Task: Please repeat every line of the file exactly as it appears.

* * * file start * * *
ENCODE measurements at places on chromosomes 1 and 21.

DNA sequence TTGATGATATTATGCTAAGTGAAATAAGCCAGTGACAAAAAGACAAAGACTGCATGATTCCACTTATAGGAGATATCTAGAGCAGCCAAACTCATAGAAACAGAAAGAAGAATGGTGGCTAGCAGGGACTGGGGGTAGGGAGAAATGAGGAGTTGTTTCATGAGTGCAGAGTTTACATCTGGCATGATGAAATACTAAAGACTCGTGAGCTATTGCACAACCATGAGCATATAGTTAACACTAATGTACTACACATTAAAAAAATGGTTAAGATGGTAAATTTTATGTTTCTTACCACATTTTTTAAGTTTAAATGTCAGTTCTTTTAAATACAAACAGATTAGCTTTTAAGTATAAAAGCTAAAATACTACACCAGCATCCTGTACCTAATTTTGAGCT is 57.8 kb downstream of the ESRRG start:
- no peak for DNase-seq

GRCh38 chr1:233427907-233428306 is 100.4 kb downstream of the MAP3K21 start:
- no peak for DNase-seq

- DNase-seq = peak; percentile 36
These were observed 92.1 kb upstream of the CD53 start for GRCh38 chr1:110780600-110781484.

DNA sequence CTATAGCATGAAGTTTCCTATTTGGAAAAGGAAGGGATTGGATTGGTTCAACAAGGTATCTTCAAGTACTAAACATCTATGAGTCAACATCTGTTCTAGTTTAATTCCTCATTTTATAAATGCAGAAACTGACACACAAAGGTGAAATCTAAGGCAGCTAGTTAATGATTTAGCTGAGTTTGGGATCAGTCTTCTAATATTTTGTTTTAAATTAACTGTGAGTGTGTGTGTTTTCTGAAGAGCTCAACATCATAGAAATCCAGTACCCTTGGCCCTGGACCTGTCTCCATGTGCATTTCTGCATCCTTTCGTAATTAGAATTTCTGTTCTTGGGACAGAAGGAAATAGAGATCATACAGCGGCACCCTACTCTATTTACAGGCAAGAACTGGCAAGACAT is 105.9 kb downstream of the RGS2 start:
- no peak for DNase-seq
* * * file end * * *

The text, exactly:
ENCODE measurements at places on chromosomes 1 and 21.

DNA sequence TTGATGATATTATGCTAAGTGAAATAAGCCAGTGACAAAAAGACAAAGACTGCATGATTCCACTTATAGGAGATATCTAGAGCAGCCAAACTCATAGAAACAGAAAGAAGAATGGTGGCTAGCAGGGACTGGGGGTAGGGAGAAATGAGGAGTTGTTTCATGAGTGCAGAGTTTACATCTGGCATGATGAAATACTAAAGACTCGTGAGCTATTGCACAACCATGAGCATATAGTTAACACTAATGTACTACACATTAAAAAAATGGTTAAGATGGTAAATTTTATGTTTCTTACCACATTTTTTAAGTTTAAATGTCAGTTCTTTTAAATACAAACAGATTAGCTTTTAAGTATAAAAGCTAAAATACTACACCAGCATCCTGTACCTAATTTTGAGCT is 57.8 kb downstream of the ESRRG start:
- no peak for DNase-seq

GRCh38 chr1:233427907-233428306 is 100.4 kb downstream of the MAP3K21 start:
- no peak for DNase-seq

- DNase-seq = peak; percentile 36
These were observed 92.1 kb upstream of the CD53 start for GRCh38 chr1:110780600-110781484.

DNA sequence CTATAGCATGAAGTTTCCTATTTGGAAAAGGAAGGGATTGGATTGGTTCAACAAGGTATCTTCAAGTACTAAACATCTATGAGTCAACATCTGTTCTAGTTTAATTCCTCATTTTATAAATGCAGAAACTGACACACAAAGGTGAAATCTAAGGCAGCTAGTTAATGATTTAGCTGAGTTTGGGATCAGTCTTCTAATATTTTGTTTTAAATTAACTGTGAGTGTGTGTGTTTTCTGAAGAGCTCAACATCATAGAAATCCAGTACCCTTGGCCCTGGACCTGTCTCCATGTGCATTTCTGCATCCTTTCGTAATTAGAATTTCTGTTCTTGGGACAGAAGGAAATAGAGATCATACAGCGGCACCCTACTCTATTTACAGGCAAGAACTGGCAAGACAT is 105.9 kb downstream of the RGS2 start:
- no peak for DNase-seq